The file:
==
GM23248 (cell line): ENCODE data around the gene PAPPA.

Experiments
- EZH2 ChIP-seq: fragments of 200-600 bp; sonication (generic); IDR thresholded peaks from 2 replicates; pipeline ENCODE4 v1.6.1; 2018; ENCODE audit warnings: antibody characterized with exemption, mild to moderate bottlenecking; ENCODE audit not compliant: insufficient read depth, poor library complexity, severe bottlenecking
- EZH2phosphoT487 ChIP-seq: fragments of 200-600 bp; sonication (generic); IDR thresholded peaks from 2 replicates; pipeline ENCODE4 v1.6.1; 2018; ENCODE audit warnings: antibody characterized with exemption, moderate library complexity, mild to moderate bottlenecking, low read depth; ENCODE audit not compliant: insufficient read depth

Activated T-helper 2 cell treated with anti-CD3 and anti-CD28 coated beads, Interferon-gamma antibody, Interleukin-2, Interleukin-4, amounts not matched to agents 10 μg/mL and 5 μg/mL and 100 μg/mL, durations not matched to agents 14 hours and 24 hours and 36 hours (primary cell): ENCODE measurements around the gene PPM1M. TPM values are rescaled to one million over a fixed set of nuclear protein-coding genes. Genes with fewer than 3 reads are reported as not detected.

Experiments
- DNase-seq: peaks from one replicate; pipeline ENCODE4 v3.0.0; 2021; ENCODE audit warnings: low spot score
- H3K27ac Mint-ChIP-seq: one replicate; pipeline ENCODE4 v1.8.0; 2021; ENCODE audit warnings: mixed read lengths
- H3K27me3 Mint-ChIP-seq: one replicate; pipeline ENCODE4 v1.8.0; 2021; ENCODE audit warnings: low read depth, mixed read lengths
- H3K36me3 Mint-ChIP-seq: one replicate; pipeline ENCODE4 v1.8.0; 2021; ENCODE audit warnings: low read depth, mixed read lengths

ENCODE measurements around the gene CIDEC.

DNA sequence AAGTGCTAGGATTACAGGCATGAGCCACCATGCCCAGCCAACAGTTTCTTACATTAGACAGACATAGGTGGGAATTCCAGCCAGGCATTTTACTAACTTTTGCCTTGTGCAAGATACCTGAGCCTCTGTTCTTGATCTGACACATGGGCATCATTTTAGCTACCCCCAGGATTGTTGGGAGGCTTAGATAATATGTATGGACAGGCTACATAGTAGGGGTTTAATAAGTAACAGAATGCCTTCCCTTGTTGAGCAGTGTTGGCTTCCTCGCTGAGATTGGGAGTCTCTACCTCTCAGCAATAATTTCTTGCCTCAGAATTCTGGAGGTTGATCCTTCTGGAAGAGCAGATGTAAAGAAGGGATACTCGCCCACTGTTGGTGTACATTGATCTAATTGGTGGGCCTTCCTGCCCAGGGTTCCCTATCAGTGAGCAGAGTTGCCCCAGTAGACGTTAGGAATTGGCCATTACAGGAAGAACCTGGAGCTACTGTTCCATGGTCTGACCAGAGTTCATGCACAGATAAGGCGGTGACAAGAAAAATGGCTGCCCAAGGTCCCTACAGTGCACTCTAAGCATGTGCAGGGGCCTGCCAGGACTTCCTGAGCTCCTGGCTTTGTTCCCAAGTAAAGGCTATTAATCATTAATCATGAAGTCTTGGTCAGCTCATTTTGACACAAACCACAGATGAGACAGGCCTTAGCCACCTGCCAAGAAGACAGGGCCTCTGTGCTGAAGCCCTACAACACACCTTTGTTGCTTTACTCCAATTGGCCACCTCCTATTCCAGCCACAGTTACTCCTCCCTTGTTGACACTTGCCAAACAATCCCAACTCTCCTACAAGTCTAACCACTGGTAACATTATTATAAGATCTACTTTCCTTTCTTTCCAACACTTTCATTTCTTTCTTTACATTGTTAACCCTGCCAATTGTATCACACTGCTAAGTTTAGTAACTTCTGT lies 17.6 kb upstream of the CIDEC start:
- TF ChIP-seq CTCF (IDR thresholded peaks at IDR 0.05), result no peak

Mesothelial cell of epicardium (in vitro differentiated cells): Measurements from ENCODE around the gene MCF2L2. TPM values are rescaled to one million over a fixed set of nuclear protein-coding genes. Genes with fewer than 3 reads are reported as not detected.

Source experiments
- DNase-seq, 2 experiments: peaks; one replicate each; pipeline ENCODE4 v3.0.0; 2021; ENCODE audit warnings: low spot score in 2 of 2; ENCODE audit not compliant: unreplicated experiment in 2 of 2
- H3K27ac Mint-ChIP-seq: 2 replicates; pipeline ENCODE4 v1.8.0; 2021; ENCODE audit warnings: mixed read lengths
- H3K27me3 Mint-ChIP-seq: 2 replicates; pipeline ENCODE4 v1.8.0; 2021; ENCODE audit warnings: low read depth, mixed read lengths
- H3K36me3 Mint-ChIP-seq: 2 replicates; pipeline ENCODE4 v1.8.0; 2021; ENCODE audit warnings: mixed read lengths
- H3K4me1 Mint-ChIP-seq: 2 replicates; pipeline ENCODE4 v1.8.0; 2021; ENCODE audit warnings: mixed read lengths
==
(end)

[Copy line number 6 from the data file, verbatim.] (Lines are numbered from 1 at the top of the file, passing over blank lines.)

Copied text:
Experiments